At Menard, John Wayne Gacy fumbles with the catch of his pants, then lets them drop around his ankles. On the outside, he wore sheer briefs, almost panties, in various colors. Now he is wearing prison-issue shorts, and under them is the hint of an erection. He glances down at himself.

This, he seems to be saying, is the proof. Here, between my legs, is the truth. I am Jack; I am the one who lives in John’s mind. I am out now and I make no apologies. I have no regrets, I feel no remorse. All those things goody-goody John consistently denied — all the atrocities, the very worst of them — really happened. I am Jack and Jack did it all. See my proud proof. Yes, I played the cop; yes, I hurt the boys; yes, I forced them to perform sex acts; and then, yes, I hurt them again and again and again. The proof that this, finally, is the way it all happened, the hard evidence of my sincerity is here. See, here!


“Buried Dreams” is harrowing. Plain and simple.

The original publisher’s book description from 1986 sums it up this way ::

This account examines the case of John Wayne Gacy, a successful and respected member of the community who cheered up sick children in hospital dressed as a clown, but who was also one of the most prolific serial killers in criminal history. Inside his scrupulously tidy suburban home, in 1978 police found the remains of 29 teenaged boys, all brutally tortured, violated and strangled. The author explores the complex personality, compulsions, inadequacies and torments of a profoundly disturbed human being.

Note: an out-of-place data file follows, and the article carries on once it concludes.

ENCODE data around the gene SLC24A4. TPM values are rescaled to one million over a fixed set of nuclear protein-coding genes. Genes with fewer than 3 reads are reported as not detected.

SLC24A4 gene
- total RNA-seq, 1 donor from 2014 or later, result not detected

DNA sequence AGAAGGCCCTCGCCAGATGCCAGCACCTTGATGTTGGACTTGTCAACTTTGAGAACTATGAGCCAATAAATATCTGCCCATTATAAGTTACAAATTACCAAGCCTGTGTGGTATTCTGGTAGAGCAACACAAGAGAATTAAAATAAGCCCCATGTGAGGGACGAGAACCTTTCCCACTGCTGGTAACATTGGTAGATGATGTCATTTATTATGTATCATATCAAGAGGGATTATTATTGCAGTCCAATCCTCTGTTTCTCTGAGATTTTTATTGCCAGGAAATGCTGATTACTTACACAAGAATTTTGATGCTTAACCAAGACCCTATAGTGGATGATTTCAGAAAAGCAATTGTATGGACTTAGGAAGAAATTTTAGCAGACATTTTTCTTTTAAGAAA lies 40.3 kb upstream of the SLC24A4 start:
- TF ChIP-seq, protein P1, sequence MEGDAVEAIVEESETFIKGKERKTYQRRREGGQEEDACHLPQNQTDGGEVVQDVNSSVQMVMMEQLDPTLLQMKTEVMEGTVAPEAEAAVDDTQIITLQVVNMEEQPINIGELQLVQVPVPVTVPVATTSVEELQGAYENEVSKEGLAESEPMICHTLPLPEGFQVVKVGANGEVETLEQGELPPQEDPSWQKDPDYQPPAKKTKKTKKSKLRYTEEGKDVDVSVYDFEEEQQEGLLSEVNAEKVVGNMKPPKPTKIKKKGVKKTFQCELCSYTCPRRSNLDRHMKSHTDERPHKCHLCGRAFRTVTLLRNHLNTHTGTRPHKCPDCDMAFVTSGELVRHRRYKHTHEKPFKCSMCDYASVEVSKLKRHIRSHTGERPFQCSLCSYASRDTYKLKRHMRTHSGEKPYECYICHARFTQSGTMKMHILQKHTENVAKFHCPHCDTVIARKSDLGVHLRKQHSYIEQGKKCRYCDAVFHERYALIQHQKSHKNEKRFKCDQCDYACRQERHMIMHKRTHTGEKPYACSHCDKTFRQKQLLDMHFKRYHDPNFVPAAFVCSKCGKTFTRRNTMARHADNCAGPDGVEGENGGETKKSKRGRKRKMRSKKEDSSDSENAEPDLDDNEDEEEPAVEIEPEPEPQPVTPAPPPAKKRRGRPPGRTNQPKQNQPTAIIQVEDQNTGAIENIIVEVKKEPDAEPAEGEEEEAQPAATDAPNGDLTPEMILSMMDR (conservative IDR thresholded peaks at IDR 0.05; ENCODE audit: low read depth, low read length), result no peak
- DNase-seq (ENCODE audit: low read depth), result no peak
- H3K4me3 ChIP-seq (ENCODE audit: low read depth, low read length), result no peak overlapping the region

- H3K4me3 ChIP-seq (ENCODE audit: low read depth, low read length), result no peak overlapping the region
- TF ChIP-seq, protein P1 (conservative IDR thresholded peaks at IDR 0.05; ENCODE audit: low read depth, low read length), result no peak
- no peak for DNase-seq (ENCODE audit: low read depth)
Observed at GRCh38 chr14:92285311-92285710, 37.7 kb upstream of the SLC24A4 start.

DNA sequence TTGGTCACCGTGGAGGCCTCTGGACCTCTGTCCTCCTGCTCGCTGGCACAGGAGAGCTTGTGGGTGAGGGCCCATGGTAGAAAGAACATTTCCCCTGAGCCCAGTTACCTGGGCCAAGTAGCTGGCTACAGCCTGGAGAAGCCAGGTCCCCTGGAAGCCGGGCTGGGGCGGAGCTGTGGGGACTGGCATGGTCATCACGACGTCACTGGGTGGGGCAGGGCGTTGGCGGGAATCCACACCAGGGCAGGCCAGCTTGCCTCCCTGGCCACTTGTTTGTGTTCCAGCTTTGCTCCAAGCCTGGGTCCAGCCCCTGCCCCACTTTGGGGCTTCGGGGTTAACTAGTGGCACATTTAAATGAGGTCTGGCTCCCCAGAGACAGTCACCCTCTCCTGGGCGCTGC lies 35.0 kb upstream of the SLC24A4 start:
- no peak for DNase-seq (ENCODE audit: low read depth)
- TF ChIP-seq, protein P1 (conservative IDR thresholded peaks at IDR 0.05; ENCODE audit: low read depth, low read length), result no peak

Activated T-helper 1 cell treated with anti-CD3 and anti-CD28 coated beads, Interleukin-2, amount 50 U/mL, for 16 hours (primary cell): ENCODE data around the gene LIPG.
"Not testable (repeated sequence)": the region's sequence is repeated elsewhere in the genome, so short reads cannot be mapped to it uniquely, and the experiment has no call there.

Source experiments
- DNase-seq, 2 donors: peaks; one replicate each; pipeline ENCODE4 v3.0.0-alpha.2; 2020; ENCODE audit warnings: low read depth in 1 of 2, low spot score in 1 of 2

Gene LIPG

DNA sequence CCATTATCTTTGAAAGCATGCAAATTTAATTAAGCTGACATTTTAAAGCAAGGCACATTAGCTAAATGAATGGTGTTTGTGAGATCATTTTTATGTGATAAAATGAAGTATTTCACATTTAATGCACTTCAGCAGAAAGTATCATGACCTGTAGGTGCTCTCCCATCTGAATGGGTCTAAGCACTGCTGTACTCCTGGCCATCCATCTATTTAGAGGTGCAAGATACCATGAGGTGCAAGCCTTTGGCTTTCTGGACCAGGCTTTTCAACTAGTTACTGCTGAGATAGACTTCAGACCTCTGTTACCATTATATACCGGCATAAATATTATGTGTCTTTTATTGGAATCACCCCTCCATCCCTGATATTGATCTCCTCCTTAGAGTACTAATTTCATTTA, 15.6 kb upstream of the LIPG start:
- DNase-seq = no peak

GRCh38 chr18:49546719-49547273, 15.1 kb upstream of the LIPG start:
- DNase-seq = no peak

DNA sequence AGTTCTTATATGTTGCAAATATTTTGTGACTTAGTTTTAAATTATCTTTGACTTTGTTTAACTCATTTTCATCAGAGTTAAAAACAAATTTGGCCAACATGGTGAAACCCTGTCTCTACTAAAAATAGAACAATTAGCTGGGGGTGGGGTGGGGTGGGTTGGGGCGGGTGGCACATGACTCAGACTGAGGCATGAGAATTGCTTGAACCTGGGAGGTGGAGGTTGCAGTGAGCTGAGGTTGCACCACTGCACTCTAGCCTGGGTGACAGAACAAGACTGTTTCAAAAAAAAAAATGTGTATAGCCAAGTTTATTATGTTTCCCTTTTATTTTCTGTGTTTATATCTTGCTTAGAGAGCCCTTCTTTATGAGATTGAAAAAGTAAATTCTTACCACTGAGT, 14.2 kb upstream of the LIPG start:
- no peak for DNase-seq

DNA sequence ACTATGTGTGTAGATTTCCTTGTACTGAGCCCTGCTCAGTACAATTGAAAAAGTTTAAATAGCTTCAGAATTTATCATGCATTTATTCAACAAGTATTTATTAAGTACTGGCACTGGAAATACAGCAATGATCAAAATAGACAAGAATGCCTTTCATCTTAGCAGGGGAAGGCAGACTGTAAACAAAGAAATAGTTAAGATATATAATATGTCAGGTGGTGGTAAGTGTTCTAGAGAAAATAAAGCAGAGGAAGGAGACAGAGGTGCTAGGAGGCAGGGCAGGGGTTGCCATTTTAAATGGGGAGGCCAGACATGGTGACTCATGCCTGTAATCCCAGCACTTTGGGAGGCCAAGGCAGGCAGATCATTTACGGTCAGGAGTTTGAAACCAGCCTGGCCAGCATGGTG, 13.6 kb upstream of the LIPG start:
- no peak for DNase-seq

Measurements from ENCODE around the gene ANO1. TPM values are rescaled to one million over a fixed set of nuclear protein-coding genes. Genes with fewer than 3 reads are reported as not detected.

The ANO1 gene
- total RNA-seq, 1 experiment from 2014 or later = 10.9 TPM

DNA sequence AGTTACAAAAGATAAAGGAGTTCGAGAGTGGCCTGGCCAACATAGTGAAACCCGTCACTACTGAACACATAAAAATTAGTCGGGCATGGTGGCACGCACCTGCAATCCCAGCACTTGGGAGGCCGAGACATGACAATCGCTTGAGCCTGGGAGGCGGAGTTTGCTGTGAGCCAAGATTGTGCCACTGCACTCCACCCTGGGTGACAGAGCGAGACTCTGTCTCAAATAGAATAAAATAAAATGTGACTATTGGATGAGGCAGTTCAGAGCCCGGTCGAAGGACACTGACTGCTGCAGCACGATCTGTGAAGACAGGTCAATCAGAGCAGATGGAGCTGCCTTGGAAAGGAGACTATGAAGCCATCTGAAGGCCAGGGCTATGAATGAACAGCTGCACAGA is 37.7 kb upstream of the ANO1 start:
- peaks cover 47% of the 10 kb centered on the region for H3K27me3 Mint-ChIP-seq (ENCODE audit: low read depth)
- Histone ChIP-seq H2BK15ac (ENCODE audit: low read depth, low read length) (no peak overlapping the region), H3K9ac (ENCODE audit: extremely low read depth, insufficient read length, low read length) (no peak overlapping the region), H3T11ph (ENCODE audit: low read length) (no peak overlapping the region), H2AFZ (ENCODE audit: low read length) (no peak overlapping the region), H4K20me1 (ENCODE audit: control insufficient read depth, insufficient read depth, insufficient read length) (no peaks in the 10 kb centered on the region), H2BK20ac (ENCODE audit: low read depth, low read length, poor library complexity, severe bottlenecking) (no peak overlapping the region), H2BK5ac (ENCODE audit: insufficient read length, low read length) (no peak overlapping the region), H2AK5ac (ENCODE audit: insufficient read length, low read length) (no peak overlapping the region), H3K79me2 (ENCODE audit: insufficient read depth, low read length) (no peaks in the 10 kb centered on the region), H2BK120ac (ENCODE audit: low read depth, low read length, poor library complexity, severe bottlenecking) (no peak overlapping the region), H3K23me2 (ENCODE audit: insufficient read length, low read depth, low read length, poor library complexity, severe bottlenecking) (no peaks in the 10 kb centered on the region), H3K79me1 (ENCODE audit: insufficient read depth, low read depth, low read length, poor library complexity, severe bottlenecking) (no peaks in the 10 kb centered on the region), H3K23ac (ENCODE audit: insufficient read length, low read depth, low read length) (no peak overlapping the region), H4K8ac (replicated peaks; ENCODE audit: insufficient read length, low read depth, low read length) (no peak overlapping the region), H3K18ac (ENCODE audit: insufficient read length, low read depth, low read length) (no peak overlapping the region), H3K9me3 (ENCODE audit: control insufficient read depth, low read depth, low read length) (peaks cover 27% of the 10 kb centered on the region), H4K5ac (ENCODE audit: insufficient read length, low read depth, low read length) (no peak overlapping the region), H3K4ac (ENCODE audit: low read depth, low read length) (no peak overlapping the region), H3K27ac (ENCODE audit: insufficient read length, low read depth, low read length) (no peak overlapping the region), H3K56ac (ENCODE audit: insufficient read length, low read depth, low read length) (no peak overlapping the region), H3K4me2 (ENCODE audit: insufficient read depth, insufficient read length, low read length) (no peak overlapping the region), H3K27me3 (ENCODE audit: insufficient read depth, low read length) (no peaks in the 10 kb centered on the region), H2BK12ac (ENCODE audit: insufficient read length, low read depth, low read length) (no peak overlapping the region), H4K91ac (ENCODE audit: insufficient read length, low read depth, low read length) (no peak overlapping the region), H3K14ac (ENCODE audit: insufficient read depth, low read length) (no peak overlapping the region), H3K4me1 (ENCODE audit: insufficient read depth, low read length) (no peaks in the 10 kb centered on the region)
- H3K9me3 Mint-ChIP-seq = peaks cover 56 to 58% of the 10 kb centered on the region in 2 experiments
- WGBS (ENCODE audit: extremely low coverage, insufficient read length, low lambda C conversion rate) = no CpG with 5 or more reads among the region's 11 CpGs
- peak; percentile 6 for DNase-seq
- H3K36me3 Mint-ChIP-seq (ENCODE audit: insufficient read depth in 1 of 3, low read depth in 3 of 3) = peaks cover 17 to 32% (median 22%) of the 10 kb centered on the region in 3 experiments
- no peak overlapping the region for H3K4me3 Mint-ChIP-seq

In my review of “The Killer Inside Me,” I mentioned that it’s fascinating for me to see what makes a killer tick; to explore how their sociopathy or psychopathy manifests itself. It’s directly connected to my love of horror and with true crime books like this, the reality of the story makes it all the more horrifying. Cahill gives us that glimpse in a truly unique way.

The book explores Gacy’s experiences largely from Gacy’s own viewpoint. The detail and immediacy of this approach gives the book its strength, but it was no easy task for the author to complete this piece. Cahill said this of the experience of writing the book, “My first book was called ‘Buried Dreams,’ about a serial-killer, which was probably about ten years ahead of the serial-killer curve. It was a national bestseller, but it was three years of living in the sewer of this guy’s mind.”

As difficult as that three year slog through Gacy’s mind must have been for Cahill, it pays off in spades for the reader as we take that trip with the author in “Buried Dreams,” experiencing first-hand the truly chilling center of Gacy’s dysfunctional mind.